by Suzanne Schreiner & r & & r & & lt;span class= "dropcap " & I & lt;/span & n his impeccable British diction (with no trace of a Scottish burr), Zimbabwe-born Scotsman Alexander McCall Smith sounds utterly sincere when he claims he is looking forward to his first visit to Spokane, where he will speak "On Being a Serial Writer" on April 23 at the Met. It's a subject he knows very well. He is just finishing the third volume of the Isabel Dalhousie series -- set in Edinburgh, his hometown -- entitled The Right Attitude to Rain. He's also just kicked out volume three of Edinburgh's answer to Armistead Maupin's Tales of the City, called Love Over Scotland, which will come out in June. He got the idea from a conversation with Maupin himself, at a party thrown by novelist Amy Tan. 44 Scotland Street and its successor seem to have inspired a small resurgence in the newspaper serial. In the UK, he says, The Observer has followed suit and in Canada the Edmonton Journal is publishing one as well.
At Get Lit, McCall Smith will talk about the affliction of "serial novelism." It's an acute condition and he confesses, "I've got a serious version of it." Serious enough that he finally had to give up a long career teaching law in Edinburgh. But that made it possible for him to deliver number seven in the Precious Ramotswe series, Blue Shoes and Happiness, which will be released this month and will feature plenty of red bush tea and everyday dilemmas. For example, despite Mma Ramotswe's warnings about her traditionally shaped feet, he says Mma Makutsi succumbs to the allure of "an elegant but impractical pair of blue shoes." McCall Smith says he believes in long engagements, so Grace Makutsi's to Phuti Radiphuti continues. But if you've been worried that the series might end once everyone is married off, McCall Smith has good news. He has agreed to write three more books after the first eight are finished.
Some have compared Precious Ramotswe to Miss Marple and called Ladies No. 1 a Botswanan "cozy." But really, Ramotswe is a moral philosopher, like her Scottish counterpart, Isabel Dalhousie. "The books are about women who really reflect on how we should live," McCall Smith says. But where Mma Ramotswe is all intuition and common sense and is never wrong, he points out, Isabel is "much more intense [and] she takes a much more intellectualized approach, though she doesn't always get it right."
& lt;span class= "dropcap " & B & lt;/span & ut the philosophical thrust of the novels did not come about by design. "I had no idea I was going to write this kind of thing," he says. "I just thought I'd write about a woman who set up a little detective agency, and about Botswana." The tidal wave of success was unforeseen, and "the books just happened."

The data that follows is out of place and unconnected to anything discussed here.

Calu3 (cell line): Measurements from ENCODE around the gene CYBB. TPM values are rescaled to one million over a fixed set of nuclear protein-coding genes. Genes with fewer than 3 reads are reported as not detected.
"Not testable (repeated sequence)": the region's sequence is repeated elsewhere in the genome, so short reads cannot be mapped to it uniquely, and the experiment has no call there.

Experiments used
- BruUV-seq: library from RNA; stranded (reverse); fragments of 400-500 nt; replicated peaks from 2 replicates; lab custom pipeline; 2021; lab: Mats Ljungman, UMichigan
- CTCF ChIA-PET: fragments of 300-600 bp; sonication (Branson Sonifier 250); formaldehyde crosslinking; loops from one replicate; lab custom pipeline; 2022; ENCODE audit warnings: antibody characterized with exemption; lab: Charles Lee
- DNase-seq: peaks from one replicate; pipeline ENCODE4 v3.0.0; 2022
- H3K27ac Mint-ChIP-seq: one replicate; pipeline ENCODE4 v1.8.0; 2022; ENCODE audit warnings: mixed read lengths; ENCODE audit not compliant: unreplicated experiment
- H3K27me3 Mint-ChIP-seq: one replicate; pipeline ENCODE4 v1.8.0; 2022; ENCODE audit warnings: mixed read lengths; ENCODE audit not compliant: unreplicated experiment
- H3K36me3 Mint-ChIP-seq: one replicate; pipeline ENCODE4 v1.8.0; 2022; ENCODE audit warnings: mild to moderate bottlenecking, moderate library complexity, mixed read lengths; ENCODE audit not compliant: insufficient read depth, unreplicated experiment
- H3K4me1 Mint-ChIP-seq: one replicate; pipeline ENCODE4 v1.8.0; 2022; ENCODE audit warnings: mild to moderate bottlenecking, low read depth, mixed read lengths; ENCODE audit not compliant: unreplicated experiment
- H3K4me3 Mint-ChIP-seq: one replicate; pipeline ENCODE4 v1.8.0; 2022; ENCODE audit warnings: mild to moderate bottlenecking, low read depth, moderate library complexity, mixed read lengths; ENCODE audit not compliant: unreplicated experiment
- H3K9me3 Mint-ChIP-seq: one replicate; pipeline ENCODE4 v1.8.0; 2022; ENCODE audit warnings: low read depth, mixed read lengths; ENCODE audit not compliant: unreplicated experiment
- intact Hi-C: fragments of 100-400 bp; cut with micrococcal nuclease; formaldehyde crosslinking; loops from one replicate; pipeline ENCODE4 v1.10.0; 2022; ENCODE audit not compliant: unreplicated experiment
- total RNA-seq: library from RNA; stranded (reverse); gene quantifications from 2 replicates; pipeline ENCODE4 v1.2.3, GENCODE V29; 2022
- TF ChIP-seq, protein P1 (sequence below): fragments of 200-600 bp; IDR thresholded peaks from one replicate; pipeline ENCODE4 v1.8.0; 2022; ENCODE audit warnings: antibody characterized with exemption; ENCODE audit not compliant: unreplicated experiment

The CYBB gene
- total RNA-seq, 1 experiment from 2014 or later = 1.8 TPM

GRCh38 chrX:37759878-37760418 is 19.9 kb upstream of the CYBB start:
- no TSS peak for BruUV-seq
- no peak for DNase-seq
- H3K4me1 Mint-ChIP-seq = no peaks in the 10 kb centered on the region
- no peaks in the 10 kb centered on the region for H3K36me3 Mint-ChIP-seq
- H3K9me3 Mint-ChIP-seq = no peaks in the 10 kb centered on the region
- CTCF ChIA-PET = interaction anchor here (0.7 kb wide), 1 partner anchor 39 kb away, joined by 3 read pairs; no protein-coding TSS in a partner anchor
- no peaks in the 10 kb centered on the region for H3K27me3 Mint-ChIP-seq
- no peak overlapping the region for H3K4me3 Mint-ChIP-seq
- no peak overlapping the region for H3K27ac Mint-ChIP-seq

Female heroines, featured in both series, were also unplanned, though he thinks they do offer a couple of advantages. While male conversation tends to be more objective, he says, two women talking to each other, like Mma Ramotswe and Mma Makutsi, will pick up on a wider range of things: "Women can be very sensitive to the nuances of a situation." Which is important, Smith says, because "it is the small details of everyday life, the little issues, which make up people's lives." Our moral choices are bound up in "how we treat our friends and family in minor matters." For men, too, the everyday things figure in a large way, he says, like rooting for the local team. "It may not have universal meaning, but our little worlds mean a great deal to us."
To an outsider at least, McCall Smith's world is a pretty wide one, and it will soon include film. He says director Anthony Minghella, who optioned Ladies No. 1 Detective Agency a couple of years ago, is forging ahead with the film, but McCall Smith has no idea when it might be in theaters. He isn't writing the screenplay -- "I will leave that to the professionals," he says philosophically. "I'm sure they'll make a very good job."
He also confirms, modestly, that his much-vaunted productivity has not been exaggerated. Indeed, when "going at full tilt" he can crank out 1,000 words an hour. This is fiction, after all, and he says, "When one writes, one often gets in touch with one's subconscious mind." Given the large stock of material there, it's more a matter of taking it all down.
He seems to carry the success lightly, saying, "I don't feel pressure on the writing because I enjoy it so much." The pressure comes from all the globe-trotting and other commitments. As problems go, the full schedule of a writer whose work has been published in 29 languages is a good one to have, he acknowledges. "Though I don't have to work, I wouldn't want to sit around. If one just sat around, what would be the point?"
Well, he would have time to play the bassoon -- badly, so he claims, in the Really Terrible Orchestra. Is the RTO really so awful, or is some sort of false modesty at work here?
No, insists McCall Smith, "It really is bad. We're quite cacophonous at times."